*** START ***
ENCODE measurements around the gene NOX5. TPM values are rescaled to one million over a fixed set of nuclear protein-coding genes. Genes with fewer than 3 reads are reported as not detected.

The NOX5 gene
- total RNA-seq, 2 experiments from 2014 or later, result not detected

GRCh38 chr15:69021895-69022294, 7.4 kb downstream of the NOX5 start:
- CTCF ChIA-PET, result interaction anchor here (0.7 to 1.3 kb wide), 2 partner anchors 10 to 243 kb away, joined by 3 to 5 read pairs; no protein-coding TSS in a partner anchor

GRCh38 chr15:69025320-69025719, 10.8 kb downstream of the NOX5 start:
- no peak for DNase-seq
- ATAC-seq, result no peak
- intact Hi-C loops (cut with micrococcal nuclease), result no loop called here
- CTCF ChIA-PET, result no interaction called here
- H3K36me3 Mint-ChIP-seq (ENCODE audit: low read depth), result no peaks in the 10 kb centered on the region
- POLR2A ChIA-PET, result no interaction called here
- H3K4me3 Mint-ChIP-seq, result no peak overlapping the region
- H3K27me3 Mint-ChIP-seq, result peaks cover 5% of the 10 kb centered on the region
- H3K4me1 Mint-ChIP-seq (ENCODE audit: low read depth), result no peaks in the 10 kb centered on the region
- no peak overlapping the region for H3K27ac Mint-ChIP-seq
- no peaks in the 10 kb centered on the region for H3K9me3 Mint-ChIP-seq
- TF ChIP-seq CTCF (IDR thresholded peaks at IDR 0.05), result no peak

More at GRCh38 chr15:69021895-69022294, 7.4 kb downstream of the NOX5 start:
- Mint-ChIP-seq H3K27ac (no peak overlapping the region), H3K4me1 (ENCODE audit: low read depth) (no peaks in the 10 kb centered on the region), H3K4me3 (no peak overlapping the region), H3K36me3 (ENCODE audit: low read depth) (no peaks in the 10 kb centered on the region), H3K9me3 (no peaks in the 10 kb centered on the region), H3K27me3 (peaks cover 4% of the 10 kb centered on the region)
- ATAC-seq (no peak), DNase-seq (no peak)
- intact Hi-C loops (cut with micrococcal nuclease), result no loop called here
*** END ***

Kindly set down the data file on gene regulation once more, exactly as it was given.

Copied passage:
ENCODE measurements around the gene NOX5. TPM values are rescaled to one million over a fixed set of nuclear protein-coding genes. Genes with fewer than 3 reads are reported as not detected.

The NOX5 gene
- total RNA-seq, 2 experiments from 2014 or later, result not detected

GRCh38 chr15:69021895-69022294, 7.4 kb downstream of the NOX5 start:
- CTCF ChIA-PET, result interaction anchor here (0.7 to 1.3 kb wide), 2 partner anchors 10 to 243 kb away, joined by 3 to 5 read pairs; no protein-coding TSS in a partner anchor

GRCh38 chr15:69025320-69025719, 10.8 kb downstream of the NOX5 start:
- no peak for DNase-seq
- ATAC-seq, result no peak
- intact Hi-C loops (cut with micrococcal nuclease), result no loop called here
- CTCF ChIA-PET, result no interaction called here
- H3K36me3 Mint-ChIP-seq (ENCODE audit: low read depth), result no peaks in the 10 kb centered on the region
- POLR2A ChIA-PET, result no interaction called here
- H3K4me3 Mint-ChIP-seq, result no peak overlapping the region
- H3K27me3 Mint-ChIP-seq, result peaks cover 5% of the 10 kb centered on the region
- H3K4me1 Mint-ChIP-seq (ENCODE audit: low read depth), result no peaks in the 10 kb centered on the region
- no peak overlapping the region for H3K27ac Mint-ChIP-seq
- no peaks in the 10 kb centered on the region for H3K9me3 Mint-ChIP-seq
- TF ChIP-seq CTCF (IDR thresholded peaks at IDR 0.05), result no peak

More at GRCh38 chr15:69021895-69022294, 7.4 kb downstream of the NOX5 start:
- Mint-ChIP-seq H3K27ac (no peak overlapping the region), H3K4me1 (ENCODE audit: low read depth) (no peaks in the 10 kb centered on the region), H3K4me3 (no peak overlapping the region), H3K36me3 (ENCODE audit: low read depth) (no peaks in the 10 kb centered on the region), H3K9me3 (no peaks in the 10 kb centered on the region), H3K27me3 (peaks cover 4% of the 10 kb centered on the region)
- ATAC-seq (no peak), DNase-seq (no peak)
- intact Hi-C loops (cut with micrococcal nuclease), result no loop called here